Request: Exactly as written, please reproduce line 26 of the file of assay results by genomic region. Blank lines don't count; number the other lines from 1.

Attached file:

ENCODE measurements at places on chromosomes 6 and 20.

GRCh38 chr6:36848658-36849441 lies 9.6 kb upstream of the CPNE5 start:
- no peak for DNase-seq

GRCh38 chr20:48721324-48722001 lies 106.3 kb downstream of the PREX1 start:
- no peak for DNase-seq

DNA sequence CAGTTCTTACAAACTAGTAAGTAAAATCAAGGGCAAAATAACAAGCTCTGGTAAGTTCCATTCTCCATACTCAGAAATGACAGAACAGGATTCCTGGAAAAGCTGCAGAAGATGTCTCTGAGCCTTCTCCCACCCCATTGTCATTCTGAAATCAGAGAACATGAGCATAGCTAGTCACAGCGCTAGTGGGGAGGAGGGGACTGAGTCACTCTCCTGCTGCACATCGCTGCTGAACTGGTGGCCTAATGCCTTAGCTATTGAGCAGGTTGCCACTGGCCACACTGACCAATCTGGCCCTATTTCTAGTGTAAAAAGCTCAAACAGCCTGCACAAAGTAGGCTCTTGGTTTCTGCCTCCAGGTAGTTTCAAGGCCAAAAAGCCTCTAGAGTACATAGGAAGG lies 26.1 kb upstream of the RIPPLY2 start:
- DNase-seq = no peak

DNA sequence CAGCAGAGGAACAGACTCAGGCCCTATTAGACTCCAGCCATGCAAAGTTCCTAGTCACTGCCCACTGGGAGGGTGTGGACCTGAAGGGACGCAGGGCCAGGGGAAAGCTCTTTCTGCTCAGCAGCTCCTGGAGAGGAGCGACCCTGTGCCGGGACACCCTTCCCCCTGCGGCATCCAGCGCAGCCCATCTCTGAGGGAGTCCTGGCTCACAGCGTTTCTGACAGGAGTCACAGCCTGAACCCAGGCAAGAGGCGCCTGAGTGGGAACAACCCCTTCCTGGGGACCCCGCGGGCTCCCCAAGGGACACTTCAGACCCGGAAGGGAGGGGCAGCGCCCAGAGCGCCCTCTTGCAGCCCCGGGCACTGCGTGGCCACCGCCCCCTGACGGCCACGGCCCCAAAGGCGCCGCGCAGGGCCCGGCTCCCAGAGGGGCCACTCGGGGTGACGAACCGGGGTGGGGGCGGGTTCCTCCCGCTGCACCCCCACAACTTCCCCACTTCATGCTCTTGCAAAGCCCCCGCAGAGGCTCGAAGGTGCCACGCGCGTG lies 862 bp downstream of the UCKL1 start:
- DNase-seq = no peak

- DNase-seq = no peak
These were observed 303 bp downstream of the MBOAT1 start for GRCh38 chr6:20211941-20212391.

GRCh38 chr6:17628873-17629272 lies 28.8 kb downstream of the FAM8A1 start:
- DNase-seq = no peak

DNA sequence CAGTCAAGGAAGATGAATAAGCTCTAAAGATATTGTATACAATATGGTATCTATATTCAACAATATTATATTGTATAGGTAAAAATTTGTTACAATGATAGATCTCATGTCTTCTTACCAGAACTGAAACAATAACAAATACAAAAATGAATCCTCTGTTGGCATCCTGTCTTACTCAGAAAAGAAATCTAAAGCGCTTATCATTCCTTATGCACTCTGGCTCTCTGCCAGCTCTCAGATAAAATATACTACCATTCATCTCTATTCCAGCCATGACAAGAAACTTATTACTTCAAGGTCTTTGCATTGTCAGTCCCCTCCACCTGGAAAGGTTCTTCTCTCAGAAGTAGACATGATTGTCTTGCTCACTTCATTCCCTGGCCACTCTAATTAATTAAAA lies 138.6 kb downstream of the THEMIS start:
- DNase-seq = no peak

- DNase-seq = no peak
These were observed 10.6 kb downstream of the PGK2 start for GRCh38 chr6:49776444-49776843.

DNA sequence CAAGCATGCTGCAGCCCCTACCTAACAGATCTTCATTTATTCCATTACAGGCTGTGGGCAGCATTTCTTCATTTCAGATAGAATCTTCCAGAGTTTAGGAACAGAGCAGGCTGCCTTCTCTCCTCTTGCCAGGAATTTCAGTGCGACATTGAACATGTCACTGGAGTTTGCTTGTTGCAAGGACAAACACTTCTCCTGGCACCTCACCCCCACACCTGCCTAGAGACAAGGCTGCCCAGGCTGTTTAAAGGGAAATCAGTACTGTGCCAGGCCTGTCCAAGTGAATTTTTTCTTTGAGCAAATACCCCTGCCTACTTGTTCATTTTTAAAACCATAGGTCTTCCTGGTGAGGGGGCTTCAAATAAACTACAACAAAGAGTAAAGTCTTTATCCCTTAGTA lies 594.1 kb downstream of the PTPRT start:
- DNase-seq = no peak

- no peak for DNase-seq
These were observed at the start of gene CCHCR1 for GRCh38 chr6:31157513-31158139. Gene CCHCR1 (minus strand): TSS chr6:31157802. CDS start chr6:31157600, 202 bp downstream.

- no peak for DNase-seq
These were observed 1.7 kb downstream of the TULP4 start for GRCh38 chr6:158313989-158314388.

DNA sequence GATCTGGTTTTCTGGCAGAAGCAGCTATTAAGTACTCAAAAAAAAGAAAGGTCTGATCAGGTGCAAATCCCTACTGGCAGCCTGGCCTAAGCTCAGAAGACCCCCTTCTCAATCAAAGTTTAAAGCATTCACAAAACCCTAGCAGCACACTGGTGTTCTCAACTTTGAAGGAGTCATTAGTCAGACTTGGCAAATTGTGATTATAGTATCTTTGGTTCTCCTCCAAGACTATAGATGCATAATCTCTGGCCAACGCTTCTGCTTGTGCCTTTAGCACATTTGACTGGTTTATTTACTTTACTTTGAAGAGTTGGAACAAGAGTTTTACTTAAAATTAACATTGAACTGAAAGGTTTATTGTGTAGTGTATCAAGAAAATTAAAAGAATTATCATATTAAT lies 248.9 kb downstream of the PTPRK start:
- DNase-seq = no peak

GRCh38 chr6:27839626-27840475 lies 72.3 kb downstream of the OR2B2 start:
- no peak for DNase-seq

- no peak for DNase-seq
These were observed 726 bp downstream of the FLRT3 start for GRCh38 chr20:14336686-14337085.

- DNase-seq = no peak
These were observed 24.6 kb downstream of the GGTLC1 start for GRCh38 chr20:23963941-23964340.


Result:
GRCh38 chr6:27839626-27840475 lies 72.3 kb downstream of the OR2B2 start: